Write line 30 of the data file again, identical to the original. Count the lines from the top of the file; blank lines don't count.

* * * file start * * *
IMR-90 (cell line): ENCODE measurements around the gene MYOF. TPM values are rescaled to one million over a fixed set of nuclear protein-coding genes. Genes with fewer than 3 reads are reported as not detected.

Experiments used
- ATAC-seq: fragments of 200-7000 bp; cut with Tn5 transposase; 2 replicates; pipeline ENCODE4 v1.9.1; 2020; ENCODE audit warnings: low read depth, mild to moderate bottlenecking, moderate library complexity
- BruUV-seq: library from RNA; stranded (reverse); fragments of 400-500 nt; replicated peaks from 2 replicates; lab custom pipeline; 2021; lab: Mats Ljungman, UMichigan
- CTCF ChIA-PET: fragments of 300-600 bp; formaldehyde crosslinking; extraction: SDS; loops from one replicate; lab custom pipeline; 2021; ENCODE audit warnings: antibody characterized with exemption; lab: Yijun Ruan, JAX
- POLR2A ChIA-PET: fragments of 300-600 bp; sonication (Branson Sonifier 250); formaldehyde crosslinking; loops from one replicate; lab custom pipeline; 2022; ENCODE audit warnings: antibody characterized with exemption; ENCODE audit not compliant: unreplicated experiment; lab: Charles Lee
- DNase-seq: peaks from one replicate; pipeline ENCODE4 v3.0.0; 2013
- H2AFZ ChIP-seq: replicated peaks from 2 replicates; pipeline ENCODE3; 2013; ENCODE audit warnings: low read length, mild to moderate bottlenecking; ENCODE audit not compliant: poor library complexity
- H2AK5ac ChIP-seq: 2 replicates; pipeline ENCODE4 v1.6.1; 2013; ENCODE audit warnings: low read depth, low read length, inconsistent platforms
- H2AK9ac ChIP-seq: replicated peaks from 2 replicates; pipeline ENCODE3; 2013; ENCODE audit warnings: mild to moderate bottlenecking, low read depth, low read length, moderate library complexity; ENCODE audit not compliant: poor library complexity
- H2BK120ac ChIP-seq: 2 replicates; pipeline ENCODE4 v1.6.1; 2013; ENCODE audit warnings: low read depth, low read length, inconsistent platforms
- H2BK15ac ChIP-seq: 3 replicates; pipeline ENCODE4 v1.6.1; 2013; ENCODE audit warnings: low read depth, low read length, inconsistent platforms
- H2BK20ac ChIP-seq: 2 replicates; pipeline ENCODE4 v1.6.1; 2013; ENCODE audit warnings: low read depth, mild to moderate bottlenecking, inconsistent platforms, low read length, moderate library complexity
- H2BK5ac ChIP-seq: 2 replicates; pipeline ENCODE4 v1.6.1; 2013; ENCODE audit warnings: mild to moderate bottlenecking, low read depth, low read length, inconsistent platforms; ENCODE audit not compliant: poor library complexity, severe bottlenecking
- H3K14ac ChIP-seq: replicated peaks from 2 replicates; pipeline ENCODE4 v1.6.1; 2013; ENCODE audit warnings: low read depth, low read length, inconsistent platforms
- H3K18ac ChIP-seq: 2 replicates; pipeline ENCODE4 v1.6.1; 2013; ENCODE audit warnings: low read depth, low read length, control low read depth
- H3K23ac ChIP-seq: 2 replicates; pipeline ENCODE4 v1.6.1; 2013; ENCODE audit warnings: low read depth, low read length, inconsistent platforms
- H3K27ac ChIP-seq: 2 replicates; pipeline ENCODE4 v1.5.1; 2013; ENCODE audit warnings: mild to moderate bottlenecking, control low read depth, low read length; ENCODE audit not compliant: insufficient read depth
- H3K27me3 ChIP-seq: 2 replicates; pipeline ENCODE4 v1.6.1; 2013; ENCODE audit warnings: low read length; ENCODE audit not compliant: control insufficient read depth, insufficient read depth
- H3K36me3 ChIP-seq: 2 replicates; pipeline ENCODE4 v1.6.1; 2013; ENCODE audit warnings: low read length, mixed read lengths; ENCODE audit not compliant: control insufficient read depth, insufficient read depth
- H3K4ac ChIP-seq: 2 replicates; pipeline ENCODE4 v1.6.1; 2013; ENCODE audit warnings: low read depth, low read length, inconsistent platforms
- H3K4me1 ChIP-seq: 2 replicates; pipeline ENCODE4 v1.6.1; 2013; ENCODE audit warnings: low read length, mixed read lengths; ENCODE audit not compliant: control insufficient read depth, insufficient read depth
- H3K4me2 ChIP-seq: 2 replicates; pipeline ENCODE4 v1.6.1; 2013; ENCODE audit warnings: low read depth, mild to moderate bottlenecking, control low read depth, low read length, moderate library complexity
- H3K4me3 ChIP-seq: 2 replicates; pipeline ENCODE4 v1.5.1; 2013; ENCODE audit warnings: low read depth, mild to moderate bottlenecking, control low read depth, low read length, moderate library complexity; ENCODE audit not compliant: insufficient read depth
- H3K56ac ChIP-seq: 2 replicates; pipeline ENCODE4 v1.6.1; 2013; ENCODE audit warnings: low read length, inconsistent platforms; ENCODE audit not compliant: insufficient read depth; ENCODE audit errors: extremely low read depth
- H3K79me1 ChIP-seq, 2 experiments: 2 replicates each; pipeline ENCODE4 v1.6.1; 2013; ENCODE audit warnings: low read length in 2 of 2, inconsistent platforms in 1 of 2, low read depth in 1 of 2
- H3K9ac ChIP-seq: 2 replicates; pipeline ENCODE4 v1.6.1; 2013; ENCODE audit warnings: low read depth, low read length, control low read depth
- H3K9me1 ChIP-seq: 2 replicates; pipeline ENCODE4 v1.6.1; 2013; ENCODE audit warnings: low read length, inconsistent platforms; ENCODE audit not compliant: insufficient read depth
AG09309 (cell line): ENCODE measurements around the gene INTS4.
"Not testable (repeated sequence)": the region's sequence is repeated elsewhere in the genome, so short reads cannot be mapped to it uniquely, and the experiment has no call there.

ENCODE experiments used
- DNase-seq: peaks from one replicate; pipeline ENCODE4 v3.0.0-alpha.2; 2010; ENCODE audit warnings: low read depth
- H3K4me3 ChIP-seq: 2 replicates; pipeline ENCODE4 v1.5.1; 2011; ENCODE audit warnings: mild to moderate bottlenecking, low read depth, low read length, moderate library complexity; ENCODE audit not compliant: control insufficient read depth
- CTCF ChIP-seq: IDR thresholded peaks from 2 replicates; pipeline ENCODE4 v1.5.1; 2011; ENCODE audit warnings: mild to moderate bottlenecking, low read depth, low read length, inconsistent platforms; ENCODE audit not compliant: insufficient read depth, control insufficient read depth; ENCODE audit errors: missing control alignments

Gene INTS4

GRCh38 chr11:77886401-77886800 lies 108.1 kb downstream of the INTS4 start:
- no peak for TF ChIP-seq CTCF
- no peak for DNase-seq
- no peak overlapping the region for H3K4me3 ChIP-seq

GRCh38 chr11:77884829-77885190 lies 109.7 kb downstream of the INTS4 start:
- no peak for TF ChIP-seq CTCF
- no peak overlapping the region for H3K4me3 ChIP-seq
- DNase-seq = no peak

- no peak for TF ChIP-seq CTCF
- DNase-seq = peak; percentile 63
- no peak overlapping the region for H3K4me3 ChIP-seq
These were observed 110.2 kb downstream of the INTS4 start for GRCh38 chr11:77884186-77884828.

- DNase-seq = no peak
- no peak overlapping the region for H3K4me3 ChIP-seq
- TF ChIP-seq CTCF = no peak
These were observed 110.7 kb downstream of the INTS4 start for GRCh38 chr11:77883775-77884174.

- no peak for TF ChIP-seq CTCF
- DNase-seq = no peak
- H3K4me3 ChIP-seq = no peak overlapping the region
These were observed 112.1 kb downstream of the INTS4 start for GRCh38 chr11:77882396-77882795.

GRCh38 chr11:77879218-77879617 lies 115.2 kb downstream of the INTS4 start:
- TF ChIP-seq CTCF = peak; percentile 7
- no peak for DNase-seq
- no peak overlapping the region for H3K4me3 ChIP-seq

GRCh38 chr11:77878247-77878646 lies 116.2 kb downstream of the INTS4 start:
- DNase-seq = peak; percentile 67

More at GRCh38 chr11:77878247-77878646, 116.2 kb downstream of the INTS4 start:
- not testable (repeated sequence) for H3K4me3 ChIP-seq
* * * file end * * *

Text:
"Not testable (repeated sequence)": the region's sequence is repeated elsewhere in the genome, so short reads cannot be mapped to it uniquely, and the experiment has no call there.